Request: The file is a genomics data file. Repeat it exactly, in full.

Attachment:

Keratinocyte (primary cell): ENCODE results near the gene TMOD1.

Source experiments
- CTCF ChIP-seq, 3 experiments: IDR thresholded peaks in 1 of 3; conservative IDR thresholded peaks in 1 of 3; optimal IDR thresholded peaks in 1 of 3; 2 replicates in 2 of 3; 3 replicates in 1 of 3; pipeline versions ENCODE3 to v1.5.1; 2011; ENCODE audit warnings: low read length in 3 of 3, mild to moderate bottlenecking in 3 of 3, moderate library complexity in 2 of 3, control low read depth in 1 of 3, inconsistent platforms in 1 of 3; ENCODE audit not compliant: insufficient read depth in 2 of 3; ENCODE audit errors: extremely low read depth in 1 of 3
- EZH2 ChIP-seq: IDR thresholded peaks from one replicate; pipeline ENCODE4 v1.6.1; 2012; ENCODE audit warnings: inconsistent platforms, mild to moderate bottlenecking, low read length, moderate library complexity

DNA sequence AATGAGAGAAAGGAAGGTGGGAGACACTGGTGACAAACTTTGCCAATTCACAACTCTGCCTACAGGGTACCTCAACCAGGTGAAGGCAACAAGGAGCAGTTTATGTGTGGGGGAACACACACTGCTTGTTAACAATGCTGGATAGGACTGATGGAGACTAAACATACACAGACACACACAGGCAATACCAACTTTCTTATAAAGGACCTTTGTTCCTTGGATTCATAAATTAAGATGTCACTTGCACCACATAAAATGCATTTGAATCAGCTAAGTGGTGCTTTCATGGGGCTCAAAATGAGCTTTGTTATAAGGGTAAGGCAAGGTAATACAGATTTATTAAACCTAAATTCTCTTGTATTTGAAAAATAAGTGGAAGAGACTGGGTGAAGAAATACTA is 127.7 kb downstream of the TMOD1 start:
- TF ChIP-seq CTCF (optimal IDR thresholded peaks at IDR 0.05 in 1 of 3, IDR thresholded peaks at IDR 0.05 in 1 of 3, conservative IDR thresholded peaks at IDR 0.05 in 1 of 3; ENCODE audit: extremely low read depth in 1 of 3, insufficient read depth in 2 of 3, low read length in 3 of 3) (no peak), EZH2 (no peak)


Keratinocyte (primary cell): ENCODE results near the gene TMOD1.

Source experiments
- CTCF ChIP-seq, 3 experiments: IDR thresholded peaks in 1 of 3; conservative IDR thresholded peaks in 1 of 3; optimal IDR thresholded peaks in 1 of 3; 2 replicates in 2 of 3; 3 replicates in 1 of 3; pipeline versions ENCODE3 to v1.5.1; 2011; ENCODE audit warnings: low read length in 3 of 3, mild to moderate bottlenecking in 3 of 3, moderate library complexity in 2 of 3, control low read depth in 1 of 3, inconsistent platforms in 1 of 3; ENCODE audit not compliant: insufficient read depth in 2 of 3; ENCODE audit errors: extremely low read depth in 1 of 3
- EZH2 ChIP-seq: IDR thresholded peaks from one replicate; pipeline ENCODE4 v1.6.1; 2012; ENCODE audit warnings: inconsistent platforms, mild to moderate bottlenecking, low read length, moderate library complexity

DNA sequence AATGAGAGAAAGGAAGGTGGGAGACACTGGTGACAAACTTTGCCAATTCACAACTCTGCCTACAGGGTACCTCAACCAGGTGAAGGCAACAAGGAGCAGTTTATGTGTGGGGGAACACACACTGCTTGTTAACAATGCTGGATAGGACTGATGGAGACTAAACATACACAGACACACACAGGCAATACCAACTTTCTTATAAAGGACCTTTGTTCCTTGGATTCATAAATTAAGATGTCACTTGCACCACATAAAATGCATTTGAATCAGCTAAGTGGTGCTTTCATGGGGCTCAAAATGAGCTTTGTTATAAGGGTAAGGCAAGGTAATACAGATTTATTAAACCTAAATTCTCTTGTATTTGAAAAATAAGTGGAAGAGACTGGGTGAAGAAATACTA is 127.7 kb downstream of the TMOD1 start:
- TF ChIP-seq CTCF (optimal IDR thresholded peaks at IDR 0.05 in 1 of 3, IDR thresholded peaks at IDR 0.05 in 1 of 3, conservative IDR thresholded peaks at IDR 0.05 in 1 of 3; ENCODE audit: extremely low read depth in 1 of 3, insufficient read depth in 2 of 3, low read length in 3 of 3) (no peak), EZH2 (no peak)